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How To Choose The Right Machine Needle For The Job

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A fresh needle makes a a big difference in your sewing experience, but using the right size and type of needle is equally important. Choosing the correct needle is not quite as difficult as searching through the proverbial haystack, but it can be a little overwhelming. They all look pretty much the same unless you pull out the magnifying glass. But, different needles DO have different tips, eyes, shanks, groves and shafts; and what you select can make a big difference in how well your machine sews through your fabric.

Needle Sizes

What the heck are those random numbers? The first thing you see on a needle package is the needle size. This will be shown as one number over another, such as: 70/10, 80/12 or 90/14. These numbers refer to the size of the needle.

There are two numbers because one is the American numbering system and one the European. The American system uses 8 to 19; 8 is a fine, thin needle and 19 is a thick, heavy needle. European sizes range from 60 to 120, 60 is a fine, thin needle and 120 is a thick, heavy needle. Some companies list American first, some list European first.

Here's the rule: the lower the number the finer the needle and the smaller the eye

For example, if you are going to sew a sheer window curtain, you would want a fine needle such as 60/8. Using a 120/19 would leave giant holes in your fabric. On the other hand, if you were to try to sew through upholstery fabric with a 60/8 needle, it would bend or break. Using a 120/19 would give you strength to penetrate your heavy home décor fabric and would have an eye large enough to carry the thicker thread you'll need to use.

Test first on a scrap!

When it comes right down to it, a needle can do as much damage to your fabric as a pair of scissors. Always test your needle with the actual thread you've chosen on a scrap of the actual fabric you'll be using for your project.

Needle Types

Click to EnlargeOnce you have the size figured out, next you'll have to choose the TYPE of needle you want. As with any tool, you have general options and specialty options.

For the majority of home decor projects, go for the Universal needle. It works well for most woven fabrics, knits and synthetics.

Other home décor needle options:

  • Jeans: has a sharp, strong point for denim, canvas and other tightly woven fabrics. 
  • Leather: has a chisel point for genuine leather only.
  • Sharps: good for silks and micro-fibers.
  • Metallic: if you are topstitching or embellishing with specialty threads, this needle has a larger eye to allow the thread to flow through without fraying and breaking.

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As you become more advanced, you can investigate other unique needle options, like stretch, twin, triple and wing.

Your needle is a very important part of your project. I think of it this way: a good needle in your sewing room is like a good knife in your kitchen.


Comments (36)

Gretchen Kruziki said:
Gretchen Kruziki's picture

Hi and thank you for this forum. I am sewing on organza. Is the Universal 75/11 Klasse needle too large? I contiinue to get puckered sewing on my "sample". Any help I might receive would be appreciated.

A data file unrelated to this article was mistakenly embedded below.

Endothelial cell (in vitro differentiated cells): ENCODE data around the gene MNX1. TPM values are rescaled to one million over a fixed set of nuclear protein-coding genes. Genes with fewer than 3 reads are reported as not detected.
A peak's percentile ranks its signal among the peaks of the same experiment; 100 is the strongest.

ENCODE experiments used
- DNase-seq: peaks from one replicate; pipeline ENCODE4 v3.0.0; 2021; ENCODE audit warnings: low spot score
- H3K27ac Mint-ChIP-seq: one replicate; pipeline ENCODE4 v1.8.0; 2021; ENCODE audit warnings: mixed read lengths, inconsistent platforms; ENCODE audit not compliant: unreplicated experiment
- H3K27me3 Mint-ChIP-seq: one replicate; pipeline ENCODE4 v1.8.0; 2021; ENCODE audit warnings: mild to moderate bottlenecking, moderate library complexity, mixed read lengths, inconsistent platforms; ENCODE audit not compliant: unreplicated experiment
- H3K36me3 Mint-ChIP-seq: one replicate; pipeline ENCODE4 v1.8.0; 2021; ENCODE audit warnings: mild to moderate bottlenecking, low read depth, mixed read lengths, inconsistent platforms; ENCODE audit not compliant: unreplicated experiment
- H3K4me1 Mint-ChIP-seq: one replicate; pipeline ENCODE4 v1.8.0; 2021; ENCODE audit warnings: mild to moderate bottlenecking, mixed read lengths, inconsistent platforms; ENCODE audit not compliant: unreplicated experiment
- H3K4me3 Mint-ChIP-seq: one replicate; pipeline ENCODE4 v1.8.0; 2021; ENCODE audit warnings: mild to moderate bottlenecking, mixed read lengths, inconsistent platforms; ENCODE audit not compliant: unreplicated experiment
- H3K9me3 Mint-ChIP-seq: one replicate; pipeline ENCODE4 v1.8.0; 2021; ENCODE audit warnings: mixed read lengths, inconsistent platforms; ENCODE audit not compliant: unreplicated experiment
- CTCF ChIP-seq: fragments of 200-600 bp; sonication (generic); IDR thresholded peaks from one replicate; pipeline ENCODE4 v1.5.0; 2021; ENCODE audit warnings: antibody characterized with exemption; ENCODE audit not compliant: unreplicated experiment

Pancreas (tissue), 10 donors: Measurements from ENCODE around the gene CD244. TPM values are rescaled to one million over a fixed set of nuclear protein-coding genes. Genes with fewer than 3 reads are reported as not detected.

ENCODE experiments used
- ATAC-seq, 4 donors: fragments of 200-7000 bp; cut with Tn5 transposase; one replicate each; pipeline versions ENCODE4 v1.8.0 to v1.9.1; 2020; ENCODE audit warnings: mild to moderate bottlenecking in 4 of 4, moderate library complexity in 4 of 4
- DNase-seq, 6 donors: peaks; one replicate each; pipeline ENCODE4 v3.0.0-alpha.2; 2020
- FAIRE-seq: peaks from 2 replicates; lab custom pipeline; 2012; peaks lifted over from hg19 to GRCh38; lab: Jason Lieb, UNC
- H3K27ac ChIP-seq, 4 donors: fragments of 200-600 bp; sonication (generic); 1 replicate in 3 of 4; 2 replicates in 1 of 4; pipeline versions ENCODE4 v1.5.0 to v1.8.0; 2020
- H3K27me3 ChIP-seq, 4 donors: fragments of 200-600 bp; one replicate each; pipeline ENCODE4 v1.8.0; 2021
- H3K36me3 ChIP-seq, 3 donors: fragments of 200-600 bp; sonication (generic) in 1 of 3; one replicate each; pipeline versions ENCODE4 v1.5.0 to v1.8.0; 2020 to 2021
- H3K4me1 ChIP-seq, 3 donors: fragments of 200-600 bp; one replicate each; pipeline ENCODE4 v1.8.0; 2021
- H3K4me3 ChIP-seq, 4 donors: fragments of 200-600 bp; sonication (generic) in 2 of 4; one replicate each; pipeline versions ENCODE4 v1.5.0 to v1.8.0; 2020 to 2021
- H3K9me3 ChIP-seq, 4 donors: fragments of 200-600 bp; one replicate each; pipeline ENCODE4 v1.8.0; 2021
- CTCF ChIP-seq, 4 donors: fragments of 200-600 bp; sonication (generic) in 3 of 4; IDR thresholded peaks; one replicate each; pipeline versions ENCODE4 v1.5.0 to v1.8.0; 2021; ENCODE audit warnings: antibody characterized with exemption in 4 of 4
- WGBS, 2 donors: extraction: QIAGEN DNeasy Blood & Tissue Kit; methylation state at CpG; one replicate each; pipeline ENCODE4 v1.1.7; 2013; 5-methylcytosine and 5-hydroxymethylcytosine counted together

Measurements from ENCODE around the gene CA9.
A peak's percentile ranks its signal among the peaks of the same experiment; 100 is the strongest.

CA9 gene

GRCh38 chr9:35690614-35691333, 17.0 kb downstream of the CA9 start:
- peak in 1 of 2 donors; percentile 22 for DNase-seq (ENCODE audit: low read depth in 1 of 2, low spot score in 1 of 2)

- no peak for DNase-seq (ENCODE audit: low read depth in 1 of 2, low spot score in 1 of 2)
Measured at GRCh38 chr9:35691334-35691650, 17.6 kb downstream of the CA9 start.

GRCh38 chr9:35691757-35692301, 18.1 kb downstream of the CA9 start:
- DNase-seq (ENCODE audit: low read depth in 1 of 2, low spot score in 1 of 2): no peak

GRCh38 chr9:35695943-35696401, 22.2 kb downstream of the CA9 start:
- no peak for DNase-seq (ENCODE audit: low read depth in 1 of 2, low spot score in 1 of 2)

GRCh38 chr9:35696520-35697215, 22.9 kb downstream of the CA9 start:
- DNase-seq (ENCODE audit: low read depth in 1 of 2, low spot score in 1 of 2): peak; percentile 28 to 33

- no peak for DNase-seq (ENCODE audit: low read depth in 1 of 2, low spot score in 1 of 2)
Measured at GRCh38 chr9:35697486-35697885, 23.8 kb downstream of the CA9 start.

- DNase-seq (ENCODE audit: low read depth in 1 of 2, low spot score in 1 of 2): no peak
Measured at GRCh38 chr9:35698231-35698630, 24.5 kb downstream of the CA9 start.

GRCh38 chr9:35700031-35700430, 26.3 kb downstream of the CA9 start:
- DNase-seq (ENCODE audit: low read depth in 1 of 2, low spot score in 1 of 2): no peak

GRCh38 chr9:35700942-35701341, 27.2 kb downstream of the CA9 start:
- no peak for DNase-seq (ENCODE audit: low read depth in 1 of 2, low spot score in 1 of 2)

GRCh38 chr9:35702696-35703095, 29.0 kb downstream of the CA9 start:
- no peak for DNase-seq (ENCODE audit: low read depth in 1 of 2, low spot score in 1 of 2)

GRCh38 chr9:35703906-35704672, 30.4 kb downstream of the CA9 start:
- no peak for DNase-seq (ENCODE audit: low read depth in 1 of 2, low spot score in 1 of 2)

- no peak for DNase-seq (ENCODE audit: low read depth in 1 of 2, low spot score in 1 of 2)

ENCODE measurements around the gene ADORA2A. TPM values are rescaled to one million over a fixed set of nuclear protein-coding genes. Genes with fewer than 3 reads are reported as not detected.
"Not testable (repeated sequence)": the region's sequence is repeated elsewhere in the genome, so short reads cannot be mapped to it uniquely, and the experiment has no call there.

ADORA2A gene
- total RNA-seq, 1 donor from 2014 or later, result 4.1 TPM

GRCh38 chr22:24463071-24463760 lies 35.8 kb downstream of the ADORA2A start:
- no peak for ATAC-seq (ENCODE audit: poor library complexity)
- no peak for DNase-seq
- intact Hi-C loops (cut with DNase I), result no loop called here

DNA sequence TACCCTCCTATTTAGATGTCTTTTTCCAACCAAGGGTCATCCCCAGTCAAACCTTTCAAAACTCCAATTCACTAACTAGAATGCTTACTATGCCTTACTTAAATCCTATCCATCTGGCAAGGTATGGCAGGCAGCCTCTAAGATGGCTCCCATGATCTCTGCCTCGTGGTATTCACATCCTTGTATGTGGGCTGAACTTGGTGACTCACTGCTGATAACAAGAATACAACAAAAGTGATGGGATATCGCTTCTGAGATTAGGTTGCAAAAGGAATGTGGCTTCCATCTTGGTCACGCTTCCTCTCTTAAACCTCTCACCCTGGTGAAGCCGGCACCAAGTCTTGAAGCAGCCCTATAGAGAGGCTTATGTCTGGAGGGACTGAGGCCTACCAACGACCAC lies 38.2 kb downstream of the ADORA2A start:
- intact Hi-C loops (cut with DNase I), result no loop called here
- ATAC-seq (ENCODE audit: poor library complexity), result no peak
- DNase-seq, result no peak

Destiny J said:
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I'm currently making a toiletry bag with vinyl. 4 layers is the thickest that I have had to sew so far. I'm breaking titanium needles. I've been using a roller foot, but still breaking them. I've tried using jean and leather needles, still breaking. The problem as far as I can tell is the needle is coming out of the vinyl alot slower. The viny is pulling the needle with it and when it comes back is hitting the plate and breaking. Does anybody have any ideas on how to make this work? I'm out of solutions.

Liz Johnson.Editor.Sew4Home said:
Liz Johnson.Editor.Sew4Home's picture

@ Destiny J - For laminated cottons, vinlys and the like, you want to use a larger needle to penetrate this substrate's added thickness. We recommend a NEW Universal needle in a size 12 or 14. These have sharp points that will easily penetrate the laminate coating. We've also read about some people who prefer a Topstitch needle or a Denim needle in a size 14 or 16. These needles are sharper than the standard Universal needle. As always, test for yourself, and be your own judge. We sometimes stitch with a thin layer of wax or parchment paper between the fabric and the presser foot. This could help with needle penetration, although it is usually used more to help the foot move across the stickier surface. 

Destiny J said:
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Thank you for answering so quickly. Yes I've tried the tissue/tracing paper it works but is a pain. I will try the topsritch needle. I've tried baby powder which also works.

Thank you again

Destiny J said:
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Thank you for answering so quickly. Yes I've tried the tissue/tracing paper it works but is a pain. I will try the topsritch needle. I've tried baby powder which also works.

Thank you again

Diane Snyder said:
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I have an old Western Electric (1929) Sewing machine.  The accompanying manual shows a picture of the needle size, and lists manufacturers - none of whom I can find in business anymore.  The length of the needle I need is 1 13/16" long.  What does that translate to in "modern" terms? 

Liz Johnson.Editor.Sew4Home said:
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@ Diane Snyder - that's a very specific question about a very old machine. I would recommend you take it to a local sewing machine dealer for advice. I think most current machine needles are about 1-5/8".

Carolyn Atto said:
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Universal needles really aren't the best needles for anything, they were designed for people who won't buy sharps AND ball points.  They do neither job well.

Nancy Jayne said:
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You are absolutely right!  Thanks for posting.